While he lay there the little Fawn drew near and looking at him quietly, to her astonishment she recognised his features as those of the Prince Guerrier. Coming nearer and nearer she presently touched him and he awoke.
      His surprise was great at seeing close by the shy little Fawn, who stayed not an instant longer but fled away, the Prince following.
      "Stay, dear little Fawn," he cried, "I would not hurt you for the world." But the wind carried off the words before they reached her ears. Long he chased the poor creature, till at last worn out the Fawn sank down on the ground and the Prince came up to her.
      "Beautiful Fawn," said he, "do not fear me, I shall lead you with me everywhere." Then he covered her with roses and fed her with the choicest leaves and grasses.
      But as evening drew near the Fawn longed to escape, for what would happen should she suddenly change into a Princess there in the forest. Presently the Prince went to fetch some water for her, and while he was gone she ran homewards. The next day for a long time she hid from the Prince, but at last he found her, and as she dashed off he shot an arrow which wounded her in the leg.
      Sad that he should have done so cruel a thing, the Prince took herbs and laid them upon the wound, and at last he went to fetch Becafigue to help him carry her to the house. He tied her to a tree.
      Alas! Who would have thought that the most beautiful Princess in the world would be treated thus? While she was straining at the ribbons trying to break them, Giroflee arrived, and was leading her away when the Prince met them and claimed the Fawn as his.
      "Sir," politely replied Giroflee, "the Fawn was mine before it was yours," and she spoke to the Fawn, and the Fawn obeyed her in such a way that the Prince could not doubt that what she said was true. Giroflee then went on, and, to the surprise of the Prince and Becafigue, entered the old woman's house where they themselves lodged. Then Becafigue told the Prince that unless he was much mistaken the owner of the Fawn had lived with the Princess Desiree when he went there as ambassador.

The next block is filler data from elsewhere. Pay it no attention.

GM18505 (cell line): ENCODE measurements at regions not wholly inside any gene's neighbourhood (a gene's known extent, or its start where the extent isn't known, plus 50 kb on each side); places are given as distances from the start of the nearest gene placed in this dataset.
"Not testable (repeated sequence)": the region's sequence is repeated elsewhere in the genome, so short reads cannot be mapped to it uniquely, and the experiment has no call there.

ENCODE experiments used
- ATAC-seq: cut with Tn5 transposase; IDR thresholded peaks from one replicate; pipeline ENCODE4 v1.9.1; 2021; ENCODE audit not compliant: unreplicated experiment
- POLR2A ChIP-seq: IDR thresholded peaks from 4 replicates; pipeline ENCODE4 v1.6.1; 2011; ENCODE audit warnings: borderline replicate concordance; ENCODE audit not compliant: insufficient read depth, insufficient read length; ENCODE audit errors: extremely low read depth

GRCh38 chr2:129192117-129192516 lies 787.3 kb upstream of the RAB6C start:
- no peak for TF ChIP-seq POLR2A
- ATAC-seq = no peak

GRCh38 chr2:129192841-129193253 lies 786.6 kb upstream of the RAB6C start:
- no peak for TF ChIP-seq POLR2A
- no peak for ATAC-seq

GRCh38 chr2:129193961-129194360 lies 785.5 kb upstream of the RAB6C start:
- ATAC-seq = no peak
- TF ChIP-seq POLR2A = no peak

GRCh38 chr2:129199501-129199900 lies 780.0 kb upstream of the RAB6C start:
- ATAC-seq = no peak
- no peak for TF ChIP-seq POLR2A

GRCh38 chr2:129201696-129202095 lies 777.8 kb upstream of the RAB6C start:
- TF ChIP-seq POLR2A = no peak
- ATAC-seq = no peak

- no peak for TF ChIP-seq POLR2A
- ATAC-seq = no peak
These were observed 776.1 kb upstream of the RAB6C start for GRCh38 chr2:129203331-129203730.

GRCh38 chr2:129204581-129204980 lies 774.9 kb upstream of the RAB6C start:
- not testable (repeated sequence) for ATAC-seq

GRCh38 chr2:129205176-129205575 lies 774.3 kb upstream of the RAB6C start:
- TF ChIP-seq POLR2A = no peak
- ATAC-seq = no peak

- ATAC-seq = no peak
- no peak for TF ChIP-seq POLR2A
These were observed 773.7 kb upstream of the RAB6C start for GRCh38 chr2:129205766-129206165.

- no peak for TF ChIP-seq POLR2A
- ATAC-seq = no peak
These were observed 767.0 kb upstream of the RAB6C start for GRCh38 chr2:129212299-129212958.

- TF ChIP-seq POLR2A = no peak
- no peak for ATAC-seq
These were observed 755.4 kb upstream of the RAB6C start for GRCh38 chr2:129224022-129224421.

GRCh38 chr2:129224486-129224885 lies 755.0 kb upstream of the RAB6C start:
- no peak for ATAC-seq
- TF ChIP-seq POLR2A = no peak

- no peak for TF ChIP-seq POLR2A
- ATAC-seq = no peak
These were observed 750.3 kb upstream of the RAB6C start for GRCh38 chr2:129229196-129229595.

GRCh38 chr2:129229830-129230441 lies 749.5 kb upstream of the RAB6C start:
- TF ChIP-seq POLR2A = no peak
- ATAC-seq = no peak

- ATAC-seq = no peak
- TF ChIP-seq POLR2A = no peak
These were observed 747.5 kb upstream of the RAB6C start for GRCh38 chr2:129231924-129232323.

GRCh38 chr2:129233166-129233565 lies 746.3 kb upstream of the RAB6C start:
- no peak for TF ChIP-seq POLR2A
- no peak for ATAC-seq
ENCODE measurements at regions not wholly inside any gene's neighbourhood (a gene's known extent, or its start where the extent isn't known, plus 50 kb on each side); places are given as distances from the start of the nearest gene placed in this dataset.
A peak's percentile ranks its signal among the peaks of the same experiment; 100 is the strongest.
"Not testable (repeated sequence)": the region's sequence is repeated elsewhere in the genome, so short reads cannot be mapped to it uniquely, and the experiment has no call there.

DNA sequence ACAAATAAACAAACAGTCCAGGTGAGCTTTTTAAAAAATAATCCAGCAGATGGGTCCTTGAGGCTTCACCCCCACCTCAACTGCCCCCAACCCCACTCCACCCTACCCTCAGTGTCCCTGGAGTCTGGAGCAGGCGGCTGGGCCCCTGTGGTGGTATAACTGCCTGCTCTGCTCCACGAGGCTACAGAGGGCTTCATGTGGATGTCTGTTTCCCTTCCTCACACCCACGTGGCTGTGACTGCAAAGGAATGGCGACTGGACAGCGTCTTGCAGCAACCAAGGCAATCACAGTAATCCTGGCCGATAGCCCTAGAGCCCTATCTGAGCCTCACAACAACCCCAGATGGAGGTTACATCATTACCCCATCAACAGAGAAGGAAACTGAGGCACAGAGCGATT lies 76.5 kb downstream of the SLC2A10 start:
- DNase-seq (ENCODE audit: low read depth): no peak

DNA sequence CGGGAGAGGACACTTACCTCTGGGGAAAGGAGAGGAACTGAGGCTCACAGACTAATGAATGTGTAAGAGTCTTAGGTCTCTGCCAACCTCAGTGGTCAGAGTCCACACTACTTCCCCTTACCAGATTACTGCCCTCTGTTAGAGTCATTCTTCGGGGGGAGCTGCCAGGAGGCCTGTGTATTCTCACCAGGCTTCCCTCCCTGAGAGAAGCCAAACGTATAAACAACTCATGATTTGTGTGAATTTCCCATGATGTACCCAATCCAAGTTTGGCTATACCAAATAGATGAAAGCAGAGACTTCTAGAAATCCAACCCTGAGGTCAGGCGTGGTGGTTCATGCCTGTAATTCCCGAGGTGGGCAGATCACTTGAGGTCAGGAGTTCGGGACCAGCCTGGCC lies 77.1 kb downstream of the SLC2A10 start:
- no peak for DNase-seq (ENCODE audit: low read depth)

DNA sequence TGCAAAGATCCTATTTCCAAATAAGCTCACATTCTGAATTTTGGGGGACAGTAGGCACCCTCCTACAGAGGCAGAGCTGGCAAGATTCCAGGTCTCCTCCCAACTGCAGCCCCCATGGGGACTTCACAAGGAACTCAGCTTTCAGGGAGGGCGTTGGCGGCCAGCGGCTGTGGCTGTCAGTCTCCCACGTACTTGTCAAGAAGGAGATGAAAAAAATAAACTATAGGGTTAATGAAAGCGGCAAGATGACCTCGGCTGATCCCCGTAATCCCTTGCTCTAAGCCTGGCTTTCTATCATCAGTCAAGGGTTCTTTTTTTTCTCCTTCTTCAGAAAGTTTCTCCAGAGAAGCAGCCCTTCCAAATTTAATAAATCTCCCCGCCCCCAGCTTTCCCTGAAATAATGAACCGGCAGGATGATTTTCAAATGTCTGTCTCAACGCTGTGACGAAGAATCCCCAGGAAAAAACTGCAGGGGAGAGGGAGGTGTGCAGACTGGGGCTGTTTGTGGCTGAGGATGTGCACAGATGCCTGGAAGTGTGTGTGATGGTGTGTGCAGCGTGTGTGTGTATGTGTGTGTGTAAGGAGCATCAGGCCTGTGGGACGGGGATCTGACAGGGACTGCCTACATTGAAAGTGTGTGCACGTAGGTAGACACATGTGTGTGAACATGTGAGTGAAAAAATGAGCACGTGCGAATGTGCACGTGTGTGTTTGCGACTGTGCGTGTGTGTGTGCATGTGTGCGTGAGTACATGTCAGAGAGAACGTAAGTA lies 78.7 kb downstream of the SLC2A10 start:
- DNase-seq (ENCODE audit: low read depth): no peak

"I mean to see her again," said Becafigue, "there is only a partition between her room and ours." And soon he had made a hole large enough to peep through, and through it he saw the charming Princess dressed in a robe of brocaded silver, with flowers embroidered in gold and emeralds, her hair falling in heavy masses on the most beautiful neck in the world. Giroflee was on her knees before her, bandaging up one arm from which the blood was flowing. They both seemed greatly concerned about the wound: "Let me die," the Princess was saying, "death would be better than the life which I lead. To be a Fawn all the day, to hear him speaking, and not to be able to tell him of my sad fate."
      One can guess the astonishment of Becafigue and of the Prince. Guerrier would almost have died of pleasure had he not thought that it must be some enchantment, for did he not know that Desiree and her Lady in Waiting were shut up in the castle.
      He went softly and knocked at the chamber door, which Giroflee opened, thinking it was the old woman, for she required help for the wounded arm.
      The Prince entered, threw himself at Desiree's feet, and found she was indeed his Princess.
      Great was their joy thus at last meeting, and while they were talking to each other the night passed, and the day dawned, and daylight came, and the morning sun shone brightly before Desiree had time to notice that she had not again taken the shape of a Fawn, but was her own beautiful self.
      Then it was found that it was the Fairy Tulip in disguise of the old woman who had provided that sheltering cottage in the forest.
      The joy of the King upon once more seeing his son can well be imagined, and the marriage of the Prince and Desiree, and Becafigue and Giroflee took place on the same day, the Fairies giving their diamond palace as their wedding present to Princess Desiree, and Fairy Tulip presenting four gold mines in the Indies to Giroflee.
      And, in accordance with the wish of Princess Desiree, Longue Epine and her mother, the false Lady in Waiting, were set at liberty.

      THE END.